How much should the states be spending to ensure equal protection for every U.S. citizen? Nobody really knows. Robert Spangenberg, the country's leading authority on indigent-defense programs, says the country spent about $1 billion on indigent defense in 1986, or about $200 per case -- a "totally inadequate" figure, he says. The quality of indigent defense varies state to state, from quite good to reprehensible. Spangenberg says that it would cost the State of Florida, to cite one example, about $25 million a year to properly handle its backlog of capital appeals alone. The state legislature has currently budgeted $6 million. Where the states will get the money to defend the rights of a constituency with no political power remains the big question. What is clearly needed is some sort of permanent funding mechanism that is not subject to annual budget skirmishes and political fashions. One idea is to make indigent defense a fixed percentage of some other annual budget, such as the prosecutor's budget -- which, in particular, would lock in the notion that fair representation is a sine qua non for both sides if justice is to be genuine. As a result of lawsuits that successfully challenged the constitutionality of programs that often provided defendants with unqualified or horribly overworked lawyers, several states and counties have been forced to increase indigent-defense spending and to adopt basic standards of competency for their public defenders. Most recently the State of Connecticut agreed to hire approximately eighty new attorneys and support-staff members for its public-defender system in response to a lawsuit brought by the American Civil Liberties Union. More challenges along these lines by, among others, the organized bar should be encouraged.
For its part, the organized bar shares responsibility for the fact that there are currently scores of people on death row without lawyers, and for the state of indigent defense in general. In 1982 the American Bar Association issued a report on what it called "the crisis in indigent defense funding," in which it advised, "We must be willing to put our money where our mouth is; we must be willing to make the constitutional mandate a reality." Seventeen years later there is little for which to thank the ABA. It does provide expert resources to law firms handling capital cases, and it funds its own Death Penalty Representation Project, which over the past eighteen months has enlisted forty-five law firms to defend death-row inmates without charge. But the project's director calls it little more than a "small Band-Aid on a gaping wound." The ABA has done a good job of documenting serious problems with the administration of the death penalty and the crisis in indigent defense. But the ABA, the largest voluntary professional association in the country, also represents one of the wealthiest and most privileged segments of American society. With a few notable exceptions, these generally well-informed professionals from one year to the next do little more than approve high-minded resolutions condemning the status quo that has been so good to them. If state and local bar associations were really serious about addressing these problems (and there's little evidence that they are), they might underwrite a model indigent-defense program or two, or a capital-representation office. If nothing else, they should be standing up for equal justice by lobbying their state legislators to find the money to finance public defenders at levels that don't make a mockery of the Sixth Amendment.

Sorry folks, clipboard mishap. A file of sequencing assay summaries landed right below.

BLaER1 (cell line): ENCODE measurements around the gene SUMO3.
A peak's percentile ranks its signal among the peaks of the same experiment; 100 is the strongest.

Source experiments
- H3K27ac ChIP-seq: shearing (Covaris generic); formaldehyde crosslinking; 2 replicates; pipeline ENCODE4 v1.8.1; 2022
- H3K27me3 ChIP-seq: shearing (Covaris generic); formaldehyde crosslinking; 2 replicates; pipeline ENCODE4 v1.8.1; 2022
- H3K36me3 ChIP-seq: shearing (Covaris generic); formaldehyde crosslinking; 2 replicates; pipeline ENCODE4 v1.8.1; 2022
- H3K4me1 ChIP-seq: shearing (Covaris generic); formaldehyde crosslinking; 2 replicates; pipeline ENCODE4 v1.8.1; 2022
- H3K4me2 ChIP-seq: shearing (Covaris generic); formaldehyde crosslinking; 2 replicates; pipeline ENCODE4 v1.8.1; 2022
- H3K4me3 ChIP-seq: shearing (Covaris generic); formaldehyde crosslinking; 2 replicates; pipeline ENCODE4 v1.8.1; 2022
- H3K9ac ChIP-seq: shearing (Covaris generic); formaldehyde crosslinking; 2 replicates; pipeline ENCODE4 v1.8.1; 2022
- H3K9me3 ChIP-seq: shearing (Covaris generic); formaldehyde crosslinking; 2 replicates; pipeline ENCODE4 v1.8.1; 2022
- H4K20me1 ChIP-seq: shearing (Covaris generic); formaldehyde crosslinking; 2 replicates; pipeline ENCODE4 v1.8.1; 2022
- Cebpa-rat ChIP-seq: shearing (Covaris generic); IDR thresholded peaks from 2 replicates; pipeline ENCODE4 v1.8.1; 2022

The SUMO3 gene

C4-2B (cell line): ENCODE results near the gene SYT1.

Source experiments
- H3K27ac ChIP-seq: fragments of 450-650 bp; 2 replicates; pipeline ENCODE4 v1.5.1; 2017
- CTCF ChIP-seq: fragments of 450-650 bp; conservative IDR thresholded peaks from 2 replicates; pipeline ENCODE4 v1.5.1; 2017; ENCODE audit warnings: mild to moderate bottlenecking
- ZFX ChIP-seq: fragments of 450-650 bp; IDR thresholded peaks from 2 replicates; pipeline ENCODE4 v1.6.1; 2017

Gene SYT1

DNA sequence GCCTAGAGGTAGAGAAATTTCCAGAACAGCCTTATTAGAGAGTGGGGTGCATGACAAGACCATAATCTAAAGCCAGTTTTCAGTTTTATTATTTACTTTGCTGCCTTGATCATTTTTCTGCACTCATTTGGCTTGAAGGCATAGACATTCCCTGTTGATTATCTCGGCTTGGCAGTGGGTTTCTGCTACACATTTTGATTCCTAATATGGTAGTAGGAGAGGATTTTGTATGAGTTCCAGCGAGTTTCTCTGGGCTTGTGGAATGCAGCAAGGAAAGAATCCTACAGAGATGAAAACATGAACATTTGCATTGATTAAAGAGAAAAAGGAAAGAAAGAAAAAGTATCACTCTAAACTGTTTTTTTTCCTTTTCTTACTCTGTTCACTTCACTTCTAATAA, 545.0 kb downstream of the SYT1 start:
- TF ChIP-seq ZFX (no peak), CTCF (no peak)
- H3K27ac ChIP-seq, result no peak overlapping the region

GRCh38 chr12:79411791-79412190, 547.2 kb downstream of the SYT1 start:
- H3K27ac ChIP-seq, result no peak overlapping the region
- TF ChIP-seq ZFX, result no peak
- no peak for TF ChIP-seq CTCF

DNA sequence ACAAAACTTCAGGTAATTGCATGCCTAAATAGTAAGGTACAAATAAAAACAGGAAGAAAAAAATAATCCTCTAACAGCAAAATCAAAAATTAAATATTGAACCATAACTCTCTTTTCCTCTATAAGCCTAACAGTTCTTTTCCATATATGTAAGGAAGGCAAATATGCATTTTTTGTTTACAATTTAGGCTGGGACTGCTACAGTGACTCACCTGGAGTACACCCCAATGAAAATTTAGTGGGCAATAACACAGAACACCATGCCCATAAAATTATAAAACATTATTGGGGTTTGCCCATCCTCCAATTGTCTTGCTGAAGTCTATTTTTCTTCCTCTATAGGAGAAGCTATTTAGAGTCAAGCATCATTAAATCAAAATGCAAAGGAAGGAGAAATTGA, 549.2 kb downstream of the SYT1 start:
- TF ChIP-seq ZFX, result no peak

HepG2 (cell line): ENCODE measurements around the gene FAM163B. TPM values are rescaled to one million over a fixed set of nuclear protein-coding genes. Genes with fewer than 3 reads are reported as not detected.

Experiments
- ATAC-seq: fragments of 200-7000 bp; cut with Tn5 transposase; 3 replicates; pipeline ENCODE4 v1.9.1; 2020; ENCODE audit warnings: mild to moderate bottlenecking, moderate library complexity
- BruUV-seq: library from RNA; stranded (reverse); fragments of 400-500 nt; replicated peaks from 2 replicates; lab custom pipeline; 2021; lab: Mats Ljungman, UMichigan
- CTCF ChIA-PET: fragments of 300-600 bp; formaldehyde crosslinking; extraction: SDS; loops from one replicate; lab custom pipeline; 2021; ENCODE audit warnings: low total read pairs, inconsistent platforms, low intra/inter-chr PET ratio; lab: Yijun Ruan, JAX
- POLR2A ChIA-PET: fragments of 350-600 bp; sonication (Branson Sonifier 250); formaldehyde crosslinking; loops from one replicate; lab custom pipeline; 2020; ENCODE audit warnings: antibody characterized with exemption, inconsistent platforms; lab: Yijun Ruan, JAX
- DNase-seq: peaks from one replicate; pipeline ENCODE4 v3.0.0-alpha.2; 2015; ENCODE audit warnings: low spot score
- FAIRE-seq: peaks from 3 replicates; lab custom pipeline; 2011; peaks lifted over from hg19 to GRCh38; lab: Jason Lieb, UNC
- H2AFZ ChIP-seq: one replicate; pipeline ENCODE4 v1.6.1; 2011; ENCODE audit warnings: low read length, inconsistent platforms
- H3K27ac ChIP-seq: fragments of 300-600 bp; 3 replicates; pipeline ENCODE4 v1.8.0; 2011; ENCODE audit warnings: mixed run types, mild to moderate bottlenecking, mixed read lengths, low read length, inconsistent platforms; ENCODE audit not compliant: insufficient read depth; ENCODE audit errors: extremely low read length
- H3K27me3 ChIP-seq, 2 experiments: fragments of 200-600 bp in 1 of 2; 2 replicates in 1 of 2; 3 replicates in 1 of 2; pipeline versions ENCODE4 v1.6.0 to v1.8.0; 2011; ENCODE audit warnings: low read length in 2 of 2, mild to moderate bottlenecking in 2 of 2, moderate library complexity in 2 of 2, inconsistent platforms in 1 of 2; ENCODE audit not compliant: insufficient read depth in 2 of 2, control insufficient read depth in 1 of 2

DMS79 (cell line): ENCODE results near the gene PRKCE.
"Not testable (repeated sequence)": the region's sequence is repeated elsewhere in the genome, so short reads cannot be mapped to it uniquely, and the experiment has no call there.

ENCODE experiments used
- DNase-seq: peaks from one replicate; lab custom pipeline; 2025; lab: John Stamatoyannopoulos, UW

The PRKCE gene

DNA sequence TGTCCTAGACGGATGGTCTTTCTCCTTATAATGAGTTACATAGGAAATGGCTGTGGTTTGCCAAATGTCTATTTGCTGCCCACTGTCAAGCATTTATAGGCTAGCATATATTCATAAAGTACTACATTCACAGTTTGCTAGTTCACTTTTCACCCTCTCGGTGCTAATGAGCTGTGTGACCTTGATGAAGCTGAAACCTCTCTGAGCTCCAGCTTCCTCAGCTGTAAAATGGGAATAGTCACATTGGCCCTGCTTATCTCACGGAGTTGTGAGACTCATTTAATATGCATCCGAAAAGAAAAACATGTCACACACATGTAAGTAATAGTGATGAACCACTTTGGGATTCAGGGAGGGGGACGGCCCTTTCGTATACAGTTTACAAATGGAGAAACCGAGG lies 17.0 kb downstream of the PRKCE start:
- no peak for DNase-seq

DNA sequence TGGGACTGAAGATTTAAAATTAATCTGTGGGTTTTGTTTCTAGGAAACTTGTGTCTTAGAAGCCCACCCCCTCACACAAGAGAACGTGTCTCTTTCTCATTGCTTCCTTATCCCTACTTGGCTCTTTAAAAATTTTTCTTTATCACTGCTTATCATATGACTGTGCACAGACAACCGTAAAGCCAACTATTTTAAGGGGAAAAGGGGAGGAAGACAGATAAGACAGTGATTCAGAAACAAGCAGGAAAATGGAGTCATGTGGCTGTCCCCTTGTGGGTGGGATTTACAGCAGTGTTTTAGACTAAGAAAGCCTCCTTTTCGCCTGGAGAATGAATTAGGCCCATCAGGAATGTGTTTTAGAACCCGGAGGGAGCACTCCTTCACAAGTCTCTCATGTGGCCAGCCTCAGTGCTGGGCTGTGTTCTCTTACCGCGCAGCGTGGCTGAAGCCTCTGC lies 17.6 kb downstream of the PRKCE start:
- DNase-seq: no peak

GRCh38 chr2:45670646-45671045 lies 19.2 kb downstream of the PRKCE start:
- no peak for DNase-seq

Finally, the Justice Department or a presidential commission should follow the example of Canada, and examine why our courts continue to sentence innocent people to death, and whether we have in fact executed innocent people. The steady accumulation of wrongful convictions and death sentences in the United States constitutes a prima facie case that we are dealing with widespread, systemic flaws in the administration of justice. Until those flaws are corrected, we should declare a moratorium on executions.
Photographs by Loren Santow/Impact Visuals.
Copyright © 1999 by The Atlantic Monthly Company. All rights reserved.